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I think I can say that one Ood will have a knit outfit while the second has a sewn outfit. I have also been playing around with a few other ways that I can differentiate them. Eye color is the first thing that comes to mind, but I have a few other ideas, too. What they hold in their hand is another way to differentiate them. One will have a hindbrain while the other has a translation orb. Before I hurt my wrist, I was playing around with different ways of making the translation orb. For now, I am stuck just looking for brain patterns online so that I can get a feel for how other people approach constructing a brain. Thus far, none of the patterns look like they can easily scale down to Barbie size, so I may be making my own pattern for that, too. Stay tuned!

What is next? Well, my wrist is still on hiatus. I am doing some exercises to help build up strength, but I get pain and cramps whenever I try to knit or crochet. The way I have to bend my wrist is putting too much stress on it. I don’t want this injury to linger, but at the same time I have a lot of things I want to craft. I am trying to do one row for the Ood shoes every night just so that I can make some iota of progress. If I keep that up, the next Ood update might be the Ood shoes for the first doll. For now, I am going to focus on writing a few more posts about our summer and the cool Barbie things we found while visiting family. Thank you for reading about my first sewing adventure! I hope you have a fantastic day.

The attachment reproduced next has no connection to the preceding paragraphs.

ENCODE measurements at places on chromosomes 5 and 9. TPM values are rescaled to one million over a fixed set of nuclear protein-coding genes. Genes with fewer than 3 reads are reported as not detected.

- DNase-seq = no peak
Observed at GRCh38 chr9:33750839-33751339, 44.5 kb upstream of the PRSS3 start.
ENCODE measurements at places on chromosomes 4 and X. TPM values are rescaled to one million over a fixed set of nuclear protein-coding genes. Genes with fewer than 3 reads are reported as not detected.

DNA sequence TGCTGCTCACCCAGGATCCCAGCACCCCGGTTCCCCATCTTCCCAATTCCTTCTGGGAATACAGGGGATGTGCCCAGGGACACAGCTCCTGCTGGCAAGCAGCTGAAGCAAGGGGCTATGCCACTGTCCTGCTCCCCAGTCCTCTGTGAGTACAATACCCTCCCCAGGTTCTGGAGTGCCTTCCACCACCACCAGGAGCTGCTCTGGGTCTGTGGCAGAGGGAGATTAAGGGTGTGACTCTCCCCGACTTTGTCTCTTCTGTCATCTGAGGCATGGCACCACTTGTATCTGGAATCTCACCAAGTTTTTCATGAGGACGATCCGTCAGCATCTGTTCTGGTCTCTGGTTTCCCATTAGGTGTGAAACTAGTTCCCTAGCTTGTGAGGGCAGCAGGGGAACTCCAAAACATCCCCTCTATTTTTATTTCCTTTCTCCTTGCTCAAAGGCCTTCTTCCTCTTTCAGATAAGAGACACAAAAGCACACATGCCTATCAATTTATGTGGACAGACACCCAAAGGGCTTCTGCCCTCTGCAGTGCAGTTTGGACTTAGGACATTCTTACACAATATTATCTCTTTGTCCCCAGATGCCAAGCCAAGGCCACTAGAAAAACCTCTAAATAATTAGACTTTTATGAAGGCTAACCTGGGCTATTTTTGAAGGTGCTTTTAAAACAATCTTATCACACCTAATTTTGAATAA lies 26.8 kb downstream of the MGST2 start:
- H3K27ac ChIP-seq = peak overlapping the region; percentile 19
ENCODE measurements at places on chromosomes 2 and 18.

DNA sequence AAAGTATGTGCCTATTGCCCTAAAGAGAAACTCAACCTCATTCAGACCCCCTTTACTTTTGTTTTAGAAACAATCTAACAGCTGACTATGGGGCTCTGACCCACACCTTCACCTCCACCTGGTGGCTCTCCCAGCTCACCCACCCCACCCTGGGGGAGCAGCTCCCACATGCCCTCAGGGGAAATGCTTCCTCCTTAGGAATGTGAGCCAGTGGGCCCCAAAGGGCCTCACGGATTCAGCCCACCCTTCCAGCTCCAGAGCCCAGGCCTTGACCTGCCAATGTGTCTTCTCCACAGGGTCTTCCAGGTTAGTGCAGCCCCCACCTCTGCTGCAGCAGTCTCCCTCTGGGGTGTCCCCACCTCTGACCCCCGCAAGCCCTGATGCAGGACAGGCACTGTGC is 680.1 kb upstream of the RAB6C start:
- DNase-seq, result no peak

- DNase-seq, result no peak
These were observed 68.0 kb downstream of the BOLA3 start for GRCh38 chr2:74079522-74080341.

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A New Frontier: Sewing

Wow, what a summer it has been for us. As I have said before, my family recently moved south. Moving is always a challenge, and there are always casualties along the way. This time around, my sewing machine was the biggest loss. It was a Europro I had bought at a thrift store. I think I spent $25 for it and another $35 to have it serviced and a part replaced. The people at the repair shop said it was a fairly new machine and would have cost $350 if I had bought it from their shop. I rolled the dice and would up winning with this thrift store find. It was a solid machine and it served me well for many years; I was sad to see it go. The movers did pack it well, but the box it was packed in was crushed under something heavier. This caused some bending of the case and some of the machinery inside. It made a terrible crunching sound after I powered it back up, and it was at that moment I knew it was beyond repair.

The moving company paid out a little over $100 for the value of the machine. Isn’t it fun how insurance works? It pays for how much they think the item is worth and not how much it would cost to replace it. While I certainly got my money’s worth out of the machine, I was shocked by the various options and prices for a replacement. Do I want to spend $1,000 for a good quilting machine? Do I want to thrift a new machine and roll the dice again? What brand do I want? Mechanical or computerized? Where will I get the best deal? There were so many considerations.

I didn’t take this decision lightly. I researched different types of machines, different brands, and other factors. I decided that I didn’t do enough sewing to buy an extravagant machine. I didn’t want to spend a large amount of money on an expensive new machine because we will likely be moving several more times during the lifetime of the machine (it’s just a reality of my husband’s career). I wanted something that meets somewhere between quality and affordability. I narrowed it down to a few machines I was interested in, and then I went to a local sewing shop.